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  • R. Gurley

Days like This

The sun has yet to rise on this day, December 7th. I have long been up doing my morning ritual to prepare for the light that will rise out of the darkness with a pallet of fuchsia hues over the creosote covered hills in a few hours. My preparation today revolves around grief; December 7th is my day to mourn. We all, I suspect, have these days of grief; These days that remind us of what is no longer there.


This is the eighth December 7th since Jon Veitch, the Lovus, left. I sit at a table in my homestead cabin in the Mohave Desert that I left over a decade ago to be with him in Riverside. I listen to my dog snore on the bed and smell the sage I burned earlier to prepare for the grief I know will grip me at some point during this day. Jon is gone, but on days like today I feel him so near.












I was standing on Jon and I’s second floor apartment porch eight years ago today looking at mist roll through the grove of eucalyptus trees when my phone rang. My cell phone flashed two words: Vickie Veitch, Jon’s sister. She’d been on the morning shift at the hospice where Jon was staying. .I put the phone to my ear. All she said before hanging up was,


“His toes are turning black”


I ran down our stairs into my car and got stuck in Southern California traffic. I remember Desperado playing on the radio as I pulled into the hospice parking lot a half an hour later. The hospice nurse greeted me by name when I walked in although she did not smile her usual smile. I greeted her back and walked down the florescent lit hall smelling of medicine and stagnation leading to the half open door covered in the silver tinsel Jon’s mom, Barbara, had hung to liven things up. I heard voices as I pushed the door to enter and saw Jon’s family gathered at the head of the bed where Jon’s body lie.


Jon’s body had metamorphized in the six months since a stroke had paralyzed his right side. He’d struggled with chubbiness his entire life and had always been self-conscious of the extra chub he kept around his middle like a picnic loving bear. I had come to love that chub. The chub was no longer there. Jon’s body was now sharp and angular from his bones becoming more visible every day. I joined his family at the head of his bed; Jon’s head moving back and forth to a rhythm no one else could hear; his eyes, once twinkly, now hollow, searching the ceiling for things no one else could see. Barbara handed me a damp wash cloth and whispered:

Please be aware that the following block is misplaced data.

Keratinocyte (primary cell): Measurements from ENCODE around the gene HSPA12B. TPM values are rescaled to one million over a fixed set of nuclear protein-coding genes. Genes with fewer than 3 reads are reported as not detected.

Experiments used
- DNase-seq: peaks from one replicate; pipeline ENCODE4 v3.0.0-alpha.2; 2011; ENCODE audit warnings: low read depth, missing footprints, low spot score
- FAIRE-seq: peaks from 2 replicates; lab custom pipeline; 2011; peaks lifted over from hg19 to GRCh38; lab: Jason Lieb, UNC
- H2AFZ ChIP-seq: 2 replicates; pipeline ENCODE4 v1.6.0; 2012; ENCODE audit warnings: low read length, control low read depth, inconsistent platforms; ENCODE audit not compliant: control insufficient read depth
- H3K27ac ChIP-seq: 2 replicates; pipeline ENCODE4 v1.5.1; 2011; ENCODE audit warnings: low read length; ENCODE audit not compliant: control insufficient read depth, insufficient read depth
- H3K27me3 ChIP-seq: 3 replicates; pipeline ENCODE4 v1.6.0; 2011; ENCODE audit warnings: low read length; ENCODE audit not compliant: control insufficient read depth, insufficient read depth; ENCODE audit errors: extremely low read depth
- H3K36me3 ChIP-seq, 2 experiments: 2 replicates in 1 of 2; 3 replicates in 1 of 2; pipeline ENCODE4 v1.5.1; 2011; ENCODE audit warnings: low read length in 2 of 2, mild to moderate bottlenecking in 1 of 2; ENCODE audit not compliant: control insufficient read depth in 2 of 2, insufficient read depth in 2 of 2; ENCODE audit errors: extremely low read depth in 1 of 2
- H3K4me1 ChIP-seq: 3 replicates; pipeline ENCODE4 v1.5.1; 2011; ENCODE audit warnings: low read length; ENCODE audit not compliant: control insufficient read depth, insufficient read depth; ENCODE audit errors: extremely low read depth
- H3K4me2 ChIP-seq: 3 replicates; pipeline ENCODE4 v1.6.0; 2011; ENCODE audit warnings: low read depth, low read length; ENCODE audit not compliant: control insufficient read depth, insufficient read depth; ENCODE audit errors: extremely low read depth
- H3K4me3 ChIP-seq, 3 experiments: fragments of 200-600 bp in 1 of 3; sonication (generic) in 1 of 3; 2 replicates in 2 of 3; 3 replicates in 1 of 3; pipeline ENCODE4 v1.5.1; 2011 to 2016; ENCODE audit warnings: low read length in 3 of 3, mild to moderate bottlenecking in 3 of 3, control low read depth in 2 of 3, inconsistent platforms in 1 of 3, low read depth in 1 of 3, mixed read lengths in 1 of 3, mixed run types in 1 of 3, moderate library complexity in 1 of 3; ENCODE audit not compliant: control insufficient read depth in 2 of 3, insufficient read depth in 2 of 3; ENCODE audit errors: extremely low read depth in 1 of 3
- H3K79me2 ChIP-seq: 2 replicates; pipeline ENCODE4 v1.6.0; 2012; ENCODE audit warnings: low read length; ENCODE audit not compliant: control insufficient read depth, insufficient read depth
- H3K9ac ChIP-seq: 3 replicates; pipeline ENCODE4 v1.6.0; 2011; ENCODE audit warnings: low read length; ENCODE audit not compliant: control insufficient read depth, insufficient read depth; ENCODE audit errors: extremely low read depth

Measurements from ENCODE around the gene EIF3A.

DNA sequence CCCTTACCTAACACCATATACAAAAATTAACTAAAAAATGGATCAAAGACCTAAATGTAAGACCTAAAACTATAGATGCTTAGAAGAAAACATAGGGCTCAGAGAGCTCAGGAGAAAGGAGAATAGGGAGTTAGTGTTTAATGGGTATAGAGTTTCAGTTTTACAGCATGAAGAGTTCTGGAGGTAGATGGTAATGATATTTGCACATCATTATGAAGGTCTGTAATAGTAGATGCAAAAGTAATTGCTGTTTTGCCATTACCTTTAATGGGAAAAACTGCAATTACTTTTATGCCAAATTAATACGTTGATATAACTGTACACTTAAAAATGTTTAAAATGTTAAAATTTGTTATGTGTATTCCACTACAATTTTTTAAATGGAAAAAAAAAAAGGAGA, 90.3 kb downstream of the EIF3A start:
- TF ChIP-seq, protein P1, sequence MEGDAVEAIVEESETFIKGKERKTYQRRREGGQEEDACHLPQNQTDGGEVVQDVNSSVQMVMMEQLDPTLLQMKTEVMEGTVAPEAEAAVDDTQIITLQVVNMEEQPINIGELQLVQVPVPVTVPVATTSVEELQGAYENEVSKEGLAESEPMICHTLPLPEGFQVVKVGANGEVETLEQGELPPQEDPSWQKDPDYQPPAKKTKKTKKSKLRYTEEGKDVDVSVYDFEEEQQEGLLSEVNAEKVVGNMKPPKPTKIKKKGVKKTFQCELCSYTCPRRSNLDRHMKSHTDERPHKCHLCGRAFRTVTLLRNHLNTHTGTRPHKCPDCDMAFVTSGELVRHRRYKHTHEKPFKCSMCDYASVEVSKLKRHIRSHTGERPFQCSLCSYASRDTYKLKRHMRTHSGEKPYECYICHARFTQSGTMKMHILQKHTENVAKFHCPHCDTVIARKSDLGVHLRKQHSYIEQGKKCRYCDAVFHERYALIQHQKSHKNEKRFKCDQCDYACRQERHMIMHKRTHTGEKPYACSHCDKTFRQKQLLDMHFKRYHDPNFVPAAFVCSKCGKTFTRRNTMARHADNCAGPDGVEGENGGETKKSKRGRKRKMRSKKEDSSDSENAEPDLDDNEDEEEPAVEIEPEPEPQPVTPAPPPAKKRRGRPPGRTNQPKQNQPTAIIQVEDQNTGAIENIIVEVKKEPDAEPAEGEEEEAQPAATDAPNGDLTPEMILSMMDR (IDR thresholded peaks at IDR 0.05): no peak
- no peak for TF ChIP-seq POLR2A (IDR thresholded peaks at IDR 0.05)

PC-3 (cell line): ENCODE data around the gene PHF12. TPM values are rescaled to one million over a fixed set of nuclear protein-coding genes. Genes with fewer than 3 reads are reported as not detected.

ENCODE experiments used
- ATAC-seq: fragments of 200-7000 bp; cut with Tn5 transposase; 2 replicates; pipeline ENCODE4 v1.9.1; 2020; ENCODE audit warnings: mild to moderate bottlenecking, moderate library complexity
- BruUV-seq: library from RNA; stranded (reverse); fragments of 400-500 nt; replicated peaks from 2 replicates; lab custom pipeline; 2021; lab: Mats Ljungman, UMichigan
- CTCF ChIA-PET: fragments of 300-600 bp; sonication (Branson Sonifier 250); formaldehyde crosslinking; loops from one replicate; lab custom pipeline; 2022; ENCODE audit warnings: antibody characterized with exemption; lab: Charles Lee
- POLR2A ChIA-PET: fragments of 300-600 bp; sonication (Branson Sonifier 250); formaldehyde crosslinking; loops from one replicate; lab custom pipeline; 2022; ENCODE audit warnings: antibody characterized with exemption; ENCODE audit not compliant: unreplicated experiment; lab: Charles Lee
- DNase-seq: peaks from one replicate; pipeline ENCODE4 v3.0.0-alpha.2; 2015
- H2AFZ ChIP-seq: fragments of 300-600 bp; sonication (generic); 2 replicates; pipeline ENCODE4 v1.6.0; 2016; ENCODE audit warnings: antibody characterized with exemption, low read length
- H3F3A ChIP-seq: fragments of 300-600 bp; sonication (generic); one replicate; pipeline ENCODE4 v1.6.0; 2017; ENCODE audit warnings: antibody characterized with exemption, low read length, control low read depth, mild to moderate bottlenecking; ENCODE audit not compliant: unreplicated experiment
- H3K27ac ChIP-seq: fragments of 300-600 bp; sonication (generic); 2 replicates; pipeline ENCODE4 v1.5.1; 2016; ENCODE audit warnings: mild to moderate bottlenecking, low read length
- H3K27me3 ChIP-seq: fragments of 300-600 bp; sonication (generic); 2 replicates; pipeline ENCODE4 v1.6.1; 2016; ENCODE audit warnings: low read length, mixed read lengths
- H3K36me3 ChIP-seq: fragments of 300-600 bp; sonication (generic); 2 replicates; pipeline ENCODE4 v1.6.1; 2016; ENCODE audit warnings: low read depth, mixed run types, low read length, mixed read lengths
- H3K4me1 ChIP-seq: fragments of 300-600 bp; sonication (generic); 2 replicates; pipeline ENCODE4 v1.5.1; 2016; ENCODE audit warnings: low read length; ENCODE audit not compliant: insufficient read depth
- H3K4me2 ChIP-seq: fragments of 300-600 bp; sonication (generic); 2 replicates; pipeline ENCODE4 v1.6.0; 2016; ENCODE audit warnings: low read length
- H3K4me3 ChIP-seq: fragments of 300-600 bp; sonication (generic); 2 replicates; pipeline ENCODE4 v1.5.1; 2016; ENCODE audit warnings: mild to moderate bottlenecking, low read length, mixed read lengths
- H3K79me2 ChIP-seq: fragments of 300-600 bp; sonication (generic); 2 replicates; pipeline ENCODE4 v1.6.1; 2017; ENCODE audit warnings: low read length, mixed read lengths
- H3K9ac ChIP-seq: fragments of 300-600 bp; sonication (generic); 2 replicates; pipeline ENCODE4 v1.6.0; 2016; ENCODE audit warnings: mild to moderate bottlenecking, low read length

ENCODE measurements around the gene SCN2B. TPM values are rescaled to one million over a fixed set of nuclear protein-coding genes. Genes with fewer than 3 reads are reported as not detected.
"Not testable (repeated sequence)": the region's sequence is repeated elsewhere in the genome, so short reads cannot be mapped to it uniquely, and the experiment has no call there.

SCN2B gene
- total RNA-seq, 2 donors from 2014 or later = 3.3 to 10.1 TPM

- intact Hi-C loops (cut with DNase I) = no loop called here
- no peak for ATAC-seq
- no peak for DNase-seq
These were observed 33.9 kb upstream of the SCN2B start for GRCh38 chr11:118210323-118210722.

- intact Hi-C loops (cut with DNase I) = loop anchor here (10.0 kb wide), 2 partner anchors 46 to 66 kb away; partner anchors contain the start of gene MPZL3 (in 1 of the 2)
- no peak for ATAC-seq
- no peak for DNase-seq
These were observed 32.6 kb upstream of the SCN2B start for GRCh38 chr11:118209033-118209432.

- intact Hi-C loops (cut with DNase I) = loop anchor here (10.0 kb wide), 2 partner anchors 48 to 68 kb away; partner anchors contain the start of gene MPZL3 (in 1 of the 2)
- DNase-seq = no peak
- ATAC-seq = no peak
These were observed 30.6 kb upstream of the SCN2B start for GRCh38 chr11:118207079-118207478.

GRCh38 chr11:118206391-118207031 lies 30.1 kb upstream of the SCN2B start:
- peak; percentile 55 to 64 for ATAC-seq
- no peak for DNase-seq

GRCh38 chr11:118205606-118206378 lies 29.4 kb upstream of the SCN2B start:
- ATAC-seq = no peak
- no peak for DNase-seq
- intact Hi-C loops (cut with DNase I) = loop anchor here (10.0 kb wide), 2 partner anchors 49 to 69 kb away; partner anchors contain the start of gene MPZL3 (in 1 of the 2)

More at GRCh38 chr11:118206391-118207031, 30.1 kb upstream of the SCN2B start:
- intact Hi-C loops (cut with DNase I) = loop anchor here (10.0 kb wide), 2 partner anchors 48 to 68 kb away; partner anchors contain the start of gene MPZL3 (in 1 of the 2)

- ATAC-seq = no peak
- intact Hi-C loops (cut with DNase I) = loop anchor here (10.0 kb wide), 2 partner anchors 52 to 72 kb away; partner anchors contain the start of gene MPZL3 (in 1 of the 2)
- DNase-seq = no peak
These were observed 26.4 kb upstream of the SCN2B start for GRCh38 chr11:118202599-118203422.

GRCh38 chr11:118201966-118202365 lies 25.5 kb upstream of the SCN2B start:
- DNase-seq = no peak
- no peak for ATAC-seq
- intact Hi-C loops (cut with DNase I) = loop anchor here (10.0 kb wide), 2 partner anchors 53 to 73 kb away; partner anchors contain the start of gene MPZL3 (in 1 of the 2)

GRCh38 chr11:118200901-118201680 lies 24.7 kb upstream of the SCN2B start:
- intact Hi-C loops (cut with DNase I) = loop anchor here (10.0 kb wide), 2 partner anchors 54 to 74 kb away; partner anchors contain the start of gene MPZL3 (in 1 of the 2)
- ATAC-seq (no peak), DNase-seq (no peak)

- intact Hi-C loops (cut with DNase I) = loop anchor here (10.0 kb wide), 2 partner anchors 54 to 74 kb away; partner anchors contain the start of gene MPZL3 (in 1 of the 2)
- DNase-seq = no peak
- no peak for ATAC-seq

“They say this gives him relief”


I pressed the washcloth to Jon’s forehead as his eyes let me know he knew me. I kissed his ear and whispered:


“Lovus, it’s going to be okay”


A nurse disrupted the moment and announced it was time to turn him. She instructed us to help her get him to lay on his side. Four women’s hands on Jon’s bones to roll him over. His eyes contorted to the sun muted by December coming from his window above his bed. He looked uncomfortable. I told the nurse. She replied this was procedure. I had to go outside.

Jon’s dad, Chuck, was sitting in.a fold out chair in the hospice courtyard keeping court with family and friends. His golden boy smile flashed on his eighty some old face when he saw me walk out of the hospice’s automatic doors.


“Get over here, kid!”


I went over to Chuck who introduced me to this person and that person. Then, he pushed me a cooler and asked if I wanted a snack. I accepted the snack and watched him as I ate it. Chuck, like Jon, loved people and people helped Chuck handle something he could not fathom even on that day. I gave Chuck a hug and told him I was going back inside.


And this how the day went- going inside to whisper things into Jon’s ear and run a washcloth across his lips and going outside to watch a crowd gather to say goodbye to a damn good guy.


And then the sun began to set. I was rocking Jon and singing You are My Sunshine when his chest lifted off the bed as if lifted by a string. I stepped back and the two dear people in the room with me gasped. Jon’s body collapsed on the bed a moment later as if the string was cut. His breath rattled like a snake. The people in the room and I said the Lord’s Prayer out loud and when we finished, so did Jon. His body lie lifeless; his spirit had flown.


I always go through this day like this. Barbara and Chuck have left since that day. I miss Barb’s tinsel and I miss Chuck’s little snacks. However, most of all, I miss their son. I miss his jokes; I miss his laughter; I miss his dancing; I miss his art; I miss the way he looked at things and I miss him telling me to stop being weird. I miss him.


Sunlight is rising out of the darkness now with fuchsia hues coming from places I have yet to go. I pause and let the tears freely flow. I have learned in these eight years that these tears do not come from a place of anguish. Jon’s love eliminated anguish from my Irish melancholy leaning soul and I am still not sure how he did that especially considering how oddly we were matched. Him- a born again Christian with a love for the evangelical. Me- an almost- but-not-quite hippie who would rather sit in a yoga pose than sit in church. A laugh breaks out from somewhere inside me as I realized what Jon did. He loved.


The sun will move across the sky today as it always does. Some clouds expected; some rain. People will be out and about getting ready for the holiday cheer while I walk inside and outside of a hospice in my daydreams all day. This is okay. We all have these days if we’ve loved.


And at the end of this day, I will sit in my homestead cabin and watch the light disappear with the equal brilliance in which arrived, and I will think of a man who did just the same. Days like these make me feel lucky. I loved. Love never leaves. I know this after eight years without him here.

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